Showmax has just released Rogue, starring Teen Choice winner and People’s Choice nominee Megan Fox (Transformers, Jennifer’s Body) as Sam O’Hara, who leads a team of mercenaries on a mission to rescue an ambassador’s daughter kidnapped by al-Shabaab. When their plan goes south, the mercenaries find themselves out of ammo and hiding out at an abandoned lion farm, having to defend themselves against both the kidnappers and an angry lion.

MJ Basset (Power, Strike Back, Ash vs Evil Dead) directs the action-adventure film, which also stars Philip Winchester (Strike BackLaw & Order: Special Victims Unit), BAFTA Rising Star winner Adam Deacon (Casualty), and South African stars Jessica Sutton (Motherland: Fort Salem, The Kissing Booth), Sisanda Henna (Trackers, Griekwastad), Brandon Auret (District 9ElysiumStill Breathing), Kenneth Fok (Warrior) and Greg Kriek (Black Mirror), one of South Africa’s busiest actors, with over 50 international screen credits to his name. 

While Megan has turned down numerous military films since Transformers, she accepted Rogue partly because of the attraction of coming to Africa. “I felt like my life was going to change going to Africa,” Fox told New York Daily News. “And I didn’t know why; I just knew that I had to do this project for some reason.” 

The decision paid off. “Megan Fox in Rogue redefines her reputation and career,” says Refinery29, who add that the film “straddles the two phases of Megan Fox’s life: her early days as an action star too often used as a prop for the male gaze, and her future as a woman taking charge of her own destiny…”

As Basset told Refinery29, “[I wanted] to make Megan credible, rather than this sex object that’s she so frequently used for by male filmmakers… I said, ‘There’s no romance in here; you’re not wearing skimpy T-shirts or short-shorts. You’re carrying full battle rattle, and I’m going to expect you to get dirty and bruised.’She was quite excited by that, to be honest.”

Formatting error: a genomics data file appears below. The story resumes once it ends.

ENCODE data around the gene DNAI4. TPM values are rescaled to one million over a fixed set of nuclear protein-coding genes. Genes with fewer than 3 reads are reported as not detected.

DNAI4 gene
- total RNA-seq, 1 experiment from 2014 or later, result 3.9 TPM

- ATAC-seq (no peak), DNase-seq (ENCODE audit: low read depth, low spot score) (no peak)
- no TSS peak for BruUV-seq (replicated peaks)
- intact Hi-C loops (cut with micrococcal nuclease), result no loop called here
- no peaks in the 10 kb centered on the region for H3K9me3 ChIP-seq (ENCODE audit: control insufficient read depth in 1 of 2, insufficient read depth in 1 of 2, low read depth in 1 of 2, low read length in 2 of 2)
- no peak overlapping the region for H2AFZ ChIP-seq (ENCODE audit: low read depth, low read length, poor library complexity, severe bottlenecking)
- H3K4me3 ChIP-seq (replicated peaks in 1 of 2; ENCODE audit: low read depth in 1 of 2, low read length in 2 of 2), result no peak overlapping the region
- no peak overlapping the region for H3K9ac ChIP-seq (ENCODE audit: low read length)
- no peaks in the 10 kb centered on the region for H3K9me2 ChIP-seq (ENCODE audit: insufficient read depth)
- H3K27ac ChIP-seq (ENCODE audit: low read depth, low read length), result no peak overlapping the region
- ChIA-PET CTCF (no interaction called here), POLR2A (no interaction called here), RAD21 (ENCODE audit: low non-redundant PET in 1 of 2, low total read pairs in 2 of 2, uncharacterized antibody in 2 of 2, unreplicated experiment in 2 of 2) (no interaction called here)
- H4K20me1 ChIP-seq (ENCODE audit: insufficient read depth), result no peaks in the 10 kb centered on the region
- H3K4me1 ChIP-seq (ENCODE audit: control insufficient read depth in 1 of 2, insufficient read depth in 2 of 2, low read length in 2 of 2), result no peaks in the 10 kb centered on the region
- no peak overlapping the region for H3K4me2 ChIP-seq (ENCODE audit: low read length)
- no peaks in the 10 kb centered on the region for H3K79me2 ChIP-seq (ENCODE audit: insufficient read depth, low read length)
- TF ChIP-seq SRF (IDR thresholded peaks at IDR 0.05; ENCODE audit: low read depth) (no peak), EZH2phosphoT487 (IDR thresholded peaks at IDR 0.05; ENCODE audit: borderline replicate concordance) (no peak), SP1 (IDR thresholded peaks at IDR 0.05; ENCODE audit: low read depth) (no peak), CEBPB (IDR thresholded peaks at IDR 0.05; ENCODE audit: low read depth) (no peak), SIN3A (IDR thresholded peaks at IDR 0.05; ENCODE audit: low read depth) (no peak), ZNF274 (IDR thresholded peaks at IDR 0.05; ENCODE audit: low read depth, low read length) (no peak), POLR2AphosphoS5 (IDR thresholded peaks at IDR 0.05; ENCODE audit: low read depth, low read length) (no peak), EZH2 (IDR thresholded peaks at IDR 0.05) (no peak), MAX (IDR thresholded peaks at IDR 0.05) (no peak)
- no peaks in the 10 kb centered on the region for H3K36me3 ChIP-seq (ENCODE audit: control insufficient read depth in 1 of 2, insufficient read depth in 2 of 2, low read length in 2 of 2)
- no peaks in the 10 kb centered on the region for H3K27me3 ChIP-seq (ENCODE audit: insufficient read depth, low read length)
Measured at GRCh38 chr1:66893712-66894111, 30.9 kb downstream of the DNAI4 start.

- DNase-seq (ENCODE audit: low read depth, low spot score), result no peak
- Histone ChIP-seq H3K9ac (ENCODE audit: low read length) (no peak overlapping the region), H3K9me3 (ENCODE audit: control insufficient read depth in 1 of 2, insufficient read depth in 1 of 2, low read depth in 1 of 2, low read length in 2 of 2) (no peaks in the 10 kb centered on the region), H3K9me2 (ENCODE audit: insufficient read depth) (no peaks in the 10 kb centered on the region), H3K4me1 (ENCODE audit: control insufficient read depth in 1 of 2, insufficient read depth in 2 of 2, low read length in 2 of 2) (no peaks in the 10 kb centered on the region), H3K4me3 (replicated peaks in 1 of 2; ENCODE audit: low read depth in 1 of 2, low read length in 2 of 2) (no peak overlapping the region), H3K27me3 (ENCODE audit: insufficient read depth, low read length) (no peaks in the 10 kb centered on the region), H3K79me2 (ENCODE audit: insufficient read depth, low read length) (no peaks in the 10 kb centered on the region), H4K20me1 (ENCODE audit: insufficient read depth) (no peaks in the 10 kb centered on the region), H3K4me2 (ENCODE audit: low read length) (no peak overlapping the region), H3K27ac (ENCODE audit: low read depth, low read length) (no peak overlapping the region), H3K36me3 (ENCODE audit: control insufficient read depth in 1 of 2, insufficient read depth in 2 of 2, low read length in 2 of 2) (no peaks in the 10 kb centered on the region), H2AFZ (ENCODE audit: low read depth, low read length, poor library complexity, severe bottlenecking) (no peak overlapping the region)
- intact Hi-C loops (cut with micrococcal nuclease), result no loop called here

While ultimately an escapist action movie, Rogue also spotlights the abuse of lions in Africa. “This film is fiction,” says Basset, who wrote the movie as a passion project with her daughter, Isabel, who has a cameo in the film. “But the facts are that in 2019 there were over 12 000 lions in ‘farms’ in South Africa. Though this is legal, most are being kept in appalling conditions before being killed for their skins, bones and other body parts to supply traditional medicine markets. Cubs are bred and used for petting zoos until too old to handle before being shipped for slaughter or used in ‘canned’ hunting. It is a disgrace and should be stopped.” 

As The Guardian wrote about Rogue, “If hit Netflix documentary Tiger King had you championing the big cat cause, here’s the animal rights-respecting action-thriller you should watch next…” They called it “an energetic action thriller” where “the action rattles along”.

The award-winning South African crew includes South African Film and Television Award winners Brendan Barnes as director of photography; Waldemar Coetsee as production designer; and Theola Booyens as hair and makeup designer. 

The SA-UK film is a co-production between MultiChoice, Capstone and Mannequin, with Lionsgate Home Entertainment handling distribution in North America.